Atopic dermatitis: A deep insight and therapeutic implications By Dr. M. Y. Abd-Elmawla MD Dermatology And Venereology
Atopic dermatitis (AD) is a highly pruritic, recurring inflammatory skin disease. It usually develops in early childhood and is frequently seen in children with a personal history of respiratory allergy and/or a family history of atopic disease.
THEORIES IN PATHOGENESIS of A D cAMP/ PDE abnormalities hypothesis 1. Genetically defined PDE isoforms lead to inadequate cellular cAMP levels. 2. cAMP normally causes negative modulation of immune and inflammatory responses. 3. Inflammatory cells in AD fail to shut off normally leading to increased production of IL-4 and IgE, secretion of IL-10 and prostaglandin E2 by monocyte , and excessive release of histamine by mast cells and basophils.
The allergy hypothesis Early (perhaps even in utero) antigenic exposures cause the genetically susceptible person to proliferate antigenically stimulated Th2-dominant T-cell clones, elaborating IL-4, IL-5, IL-6, IL-10, and IL-13 on re-exposure to the antigen , thus stimulating excessive IgE production by the B cell and a tendency to eosinophil-rich inflammation.
Immunohistology of the skin Uninvolved skin : hyperkeratosis and a sparse perivascular cellular infiltrate consisting primarily of T lymphocytes. Acute skin lesions : spongiosis of the epidermis, a sparse epidermal infiltrate consisting mainly of lymphocytes.. The dermis: perivenular inflammatory cell infiltrate consisting of T lymphocytes, monocyte- macrophages& mast cells, in various stages of degranulation. Eosinophils, basophils, and neutrophils : rarely present in acute lesions.
Chronic lichenified lesions: The epidermis : hyperplastic with elongation of the rete ridges, prominent hyperkeratosis, and minimal spongiosis. An increased number of Langerhans cells in the epidermis, and macrophages dominate the dermal mononuclear cell infiltrate. Mast cells are increased in number & fully granulated. Increased numbers of eosinophils showing various stages of degeneration. In both acute and chronic lesions: The endothelial cells exhibit E-selectin, intercellular adhesion molecule-1, and vascular cell adhesion molecule-1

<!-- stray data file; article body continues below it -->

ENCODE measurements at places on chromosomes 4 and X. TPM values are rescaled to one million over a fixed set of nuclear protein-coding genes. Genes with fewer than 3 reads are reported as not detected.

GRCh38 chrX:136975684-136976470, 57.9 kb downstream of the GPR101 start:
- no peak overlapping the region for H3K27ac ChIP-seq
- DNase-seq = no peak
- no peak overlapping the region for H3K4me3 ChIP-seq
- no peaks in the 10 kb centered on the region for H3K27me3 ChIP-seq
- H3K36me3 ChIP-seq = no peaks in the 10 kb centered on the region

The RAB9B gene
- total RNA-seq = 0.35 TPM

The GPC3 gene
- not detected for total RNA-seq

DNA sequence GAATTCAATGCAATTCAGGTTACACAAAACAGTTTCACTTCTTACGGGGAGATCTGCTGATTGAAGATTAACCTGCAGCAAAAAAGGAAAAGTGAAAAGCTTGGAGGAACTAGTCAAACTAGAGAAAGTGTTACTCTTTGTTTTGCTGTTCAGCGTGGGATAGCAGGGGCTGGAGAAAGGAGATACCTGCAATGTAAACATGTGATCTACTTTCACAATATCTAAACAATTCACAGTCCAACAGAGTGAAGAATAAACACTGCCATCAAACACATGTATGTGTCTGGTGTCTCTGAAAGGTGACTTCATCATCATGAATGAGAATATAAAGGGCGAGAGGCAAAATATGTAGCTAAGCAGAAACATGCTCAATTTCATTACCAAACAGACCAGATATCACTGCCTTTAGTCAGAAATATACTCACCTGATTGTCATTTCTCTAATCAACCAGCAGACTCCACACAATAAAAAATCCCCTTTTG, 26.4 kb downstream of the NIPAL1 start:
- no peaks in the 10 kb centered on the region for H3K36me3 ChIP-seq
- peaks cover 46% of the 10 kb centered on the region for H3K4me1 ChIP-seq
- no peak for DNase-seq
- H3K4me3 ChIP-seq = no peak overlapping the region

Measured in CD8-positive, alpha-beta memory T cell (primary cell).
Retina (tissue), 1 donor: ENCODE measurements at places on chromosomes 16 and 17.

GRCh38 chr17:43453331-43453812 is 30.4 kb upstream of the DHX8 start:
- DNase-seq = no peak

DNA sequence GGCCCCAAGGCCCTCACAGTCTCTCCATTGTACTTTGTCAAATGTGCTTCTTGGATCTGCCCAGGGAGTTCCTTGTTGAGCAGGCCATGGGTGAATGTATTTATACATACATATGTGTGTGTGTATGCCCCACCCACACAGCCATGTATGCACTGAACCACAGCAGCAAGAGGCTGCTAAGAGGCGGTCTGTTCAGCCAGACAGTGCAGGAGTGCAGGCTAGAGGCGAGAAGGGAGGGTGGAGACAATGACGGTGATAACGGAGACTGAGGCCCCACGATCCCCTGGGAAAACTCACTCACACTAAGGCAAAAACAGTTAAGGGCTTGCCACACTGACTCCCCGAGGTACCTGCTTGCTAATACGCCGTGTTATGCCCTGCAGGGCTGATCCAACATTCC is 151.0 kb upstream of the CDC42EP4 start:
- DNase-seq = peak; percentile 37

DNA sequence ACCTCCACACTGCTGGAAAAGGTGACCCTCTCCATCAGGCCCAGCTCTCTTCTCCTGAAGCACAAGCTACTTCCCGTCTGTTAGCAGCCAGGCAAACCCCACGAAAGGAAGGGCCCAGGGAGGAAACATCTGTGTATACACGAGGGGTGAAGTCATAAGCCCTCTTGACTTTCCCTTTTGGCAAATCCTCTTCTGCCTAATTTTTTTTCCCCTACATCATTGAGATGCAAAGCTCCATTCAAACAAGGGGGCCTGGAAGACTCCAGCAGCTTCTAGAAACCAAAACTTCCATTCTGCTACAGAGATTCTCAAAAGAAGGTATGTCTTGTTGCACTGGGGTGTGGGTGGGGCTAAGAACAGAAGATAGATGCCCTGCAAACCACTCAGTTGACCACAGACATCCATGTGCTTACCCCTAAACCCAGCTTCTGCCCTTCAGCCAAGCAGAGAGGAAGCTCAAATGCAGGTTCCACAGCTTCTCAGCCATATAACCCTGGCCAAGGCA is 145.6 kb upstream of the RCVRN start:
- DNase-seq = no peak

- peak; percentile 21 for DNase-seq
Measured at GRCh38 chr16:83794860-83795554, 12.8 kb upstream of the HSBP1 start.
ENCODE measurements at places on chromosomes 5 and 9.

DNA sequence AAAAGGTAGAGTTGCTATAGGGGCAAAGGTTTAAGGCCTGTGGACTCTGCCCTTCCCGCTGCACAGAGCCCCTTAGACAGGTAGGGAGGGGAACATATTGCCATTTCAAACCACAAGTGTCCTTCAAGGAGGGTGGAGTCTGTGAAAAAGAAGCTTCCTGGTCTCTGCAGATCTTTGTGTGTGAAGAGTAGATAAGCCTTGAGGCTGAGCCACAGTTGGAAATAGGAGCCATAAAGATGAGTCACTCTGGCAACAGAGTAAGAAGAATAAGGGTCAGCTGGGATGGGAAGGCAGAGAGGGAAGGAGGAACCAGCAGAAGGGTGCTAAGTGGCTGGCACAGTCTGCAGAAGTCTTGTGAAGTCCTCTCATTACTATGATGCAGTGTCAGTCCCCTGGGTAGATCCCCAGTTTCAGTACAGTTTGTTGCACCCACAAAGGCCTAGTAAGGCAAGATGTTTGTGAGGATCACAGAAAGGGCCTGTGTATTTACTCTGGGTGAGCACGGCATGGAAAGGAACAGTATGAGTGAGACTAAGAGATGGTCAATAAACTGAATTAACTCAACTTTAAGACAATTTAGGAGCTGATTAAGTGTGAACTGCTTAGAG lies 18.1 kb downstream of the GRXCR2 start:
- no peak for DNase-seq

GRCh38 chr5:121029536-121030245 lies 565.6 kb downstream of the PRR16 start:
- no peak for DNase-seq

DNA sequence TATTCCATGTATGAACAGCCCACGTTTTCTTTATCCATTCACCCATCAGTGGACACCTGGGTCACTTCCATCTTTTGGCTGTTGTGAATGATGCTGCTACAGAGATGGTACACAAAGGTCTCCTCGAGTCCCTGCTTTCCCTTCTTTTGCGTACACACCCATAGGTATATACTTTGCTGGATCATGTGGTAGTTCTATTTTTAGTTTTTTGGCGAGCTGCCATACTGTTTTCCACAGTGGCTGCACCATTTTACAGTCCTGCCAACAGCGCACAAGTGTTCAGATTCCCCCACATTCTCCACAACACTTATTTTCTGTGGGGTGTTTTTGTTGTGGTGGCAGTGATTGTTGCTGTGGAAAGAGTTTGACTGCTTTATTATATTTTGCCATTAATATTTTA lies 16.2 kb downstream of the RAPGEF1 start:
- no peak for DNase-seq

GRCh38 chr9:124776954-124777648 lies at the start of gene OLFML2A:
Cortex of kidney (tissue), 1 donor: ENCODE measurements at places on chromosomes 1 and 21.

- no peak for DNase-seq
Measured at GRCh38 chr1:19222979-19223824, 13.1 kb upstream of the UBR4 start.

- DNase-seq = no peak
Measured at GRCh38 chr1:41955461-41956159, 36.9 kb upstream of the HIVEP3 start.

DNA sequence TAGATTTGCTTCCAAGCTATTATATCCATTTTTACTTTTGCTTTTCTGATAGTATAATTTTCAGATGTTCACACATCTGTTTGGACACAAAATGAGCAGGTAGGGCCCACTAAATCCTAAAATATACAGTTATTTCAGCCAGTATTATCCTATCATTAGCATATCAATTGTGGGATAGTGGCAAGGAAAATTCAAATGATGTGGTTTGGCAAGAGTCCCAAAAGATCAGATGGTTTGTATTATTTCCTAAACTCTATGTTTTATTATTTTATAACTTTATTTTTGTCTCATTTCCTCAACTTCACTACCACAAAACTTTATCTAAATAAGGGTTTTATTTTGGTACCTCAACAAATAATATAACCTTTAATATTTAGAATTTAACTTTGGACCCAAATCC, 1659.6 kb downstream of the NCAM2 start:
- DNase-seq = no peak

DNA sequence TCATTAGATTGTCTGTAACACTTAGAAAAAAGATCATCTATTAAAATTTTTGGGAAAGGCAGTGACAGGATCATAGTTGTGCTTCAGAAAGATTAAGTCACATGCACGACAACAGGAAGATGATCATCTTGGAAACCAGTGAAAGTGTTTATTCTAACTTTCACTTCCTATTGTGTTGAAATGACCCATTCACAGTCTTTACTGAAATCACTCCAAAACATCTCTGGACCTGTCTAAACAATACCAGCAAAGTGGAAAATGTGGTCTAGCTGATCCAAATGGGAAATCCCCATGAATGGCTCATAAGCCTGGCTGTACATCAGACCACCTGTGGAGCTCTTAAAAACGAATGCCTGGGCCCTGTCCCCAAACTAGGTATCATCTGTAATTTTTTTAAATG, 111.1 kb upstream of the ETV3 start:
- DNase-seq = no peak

Systemic Immune Response In AD
Elevated numbers of circulating eosinophils .
Increased serum immunoglobulin E (IgE) levels.
Increased basophil spontaneous histamine release
Increased expression of CD23 on mononuclear cells
Chronic macrophage activation with increased secretion of granulocyte macrophage colony-stimulating factor (GM- CSF), prostaglandin E2 (PGE2 ), and interleukin-10 (IL-10)
Expansion of IL-4–, IL-5–, and IL-13–secreting Th2-type cells
Decreased numbers of interferon-γ (IFN-γ) secreting Th1- type cells
Increased serum sIL-2 receptor levels
Increased serum eosinophil cationic protein, eosinophil- derived neurotoxin levels, and eosinophil major basic protein levels
Increased urinary eosinophil protein
Biphasic pattern of cytokine expression in atopic skin lesions Acute skin lesions are rich in TH 2 (IL-4 and IL-13) cytokine expression. Chronic skin lesions : increased expression of IL-5 and IFN-gamma and IL- 12, with significant decrease in IL-4 and IL-13 as compared with acute lesions. IL-12 in chronic AD skin lesions plays a key role in TH 1 cell development IL12 expression in eosinophils or macrophages initiates the switch to TH 1 cell development in chronic AD.
Factors affecting the differentiation of helper T cells in AD 1-Role of Cytokines environment 2-Genetics 3-Pharmacologic Factors 4-Costimulatory Signals 5-Chemoattractant Factors
1-Role of Cytokines environment: TH 1 cells are induced by IL-12 produced by macrophages and dendritic cells. IL-4 inhibits IFN-gamma production and down-regulates the differentiation of TH 1 cells. IL-4 promotes the development of TH 2 cells. T cells in unaffected skin and acute skin lesions& circulating T cells, express increased amounts of IL-4, IL-5, and IL-13.
2-Genetics: The presence of a clustered family of cytokine genes (IL-3, IL-4, IL-5, IL-13, and GM-CSF) on chromosome 5q31-33.
linkage of AD to chromosome 1q21, the region containing the epidermal differentiation complex (EDC), was reported ِAtopic skin lesions revealed altered expression of genes located within the EDC, in particular up regulation of S100A8 and S100A7 and down regulation of loricrin and filaggrin(FLG)( loss-of- function mutations in the filaggrin FLG gene) , compared with healthy control samples
The epidermal differentiation complex (EDC) is a cluster of genes on chromosome 1q21 encoding proteins that fulfil important functions in terminal differentiation in the human epidermis, including filaggrin, loricrin, S100 proteins and others. Variation within EDC genes plays an important role in the pathogenesis of three common skin disorders, ichthyosis vulgaris, atopic dermatitis (AD) and psoriasis.
FLG expression and functions in the skin barrier:1
The precursor proprotein profilaggrin is strongly expressed within keratohyalin granules, tightly limited to and accounting for the typical appearance of the granular layer.
The SC stains strongly positive for filaggrin.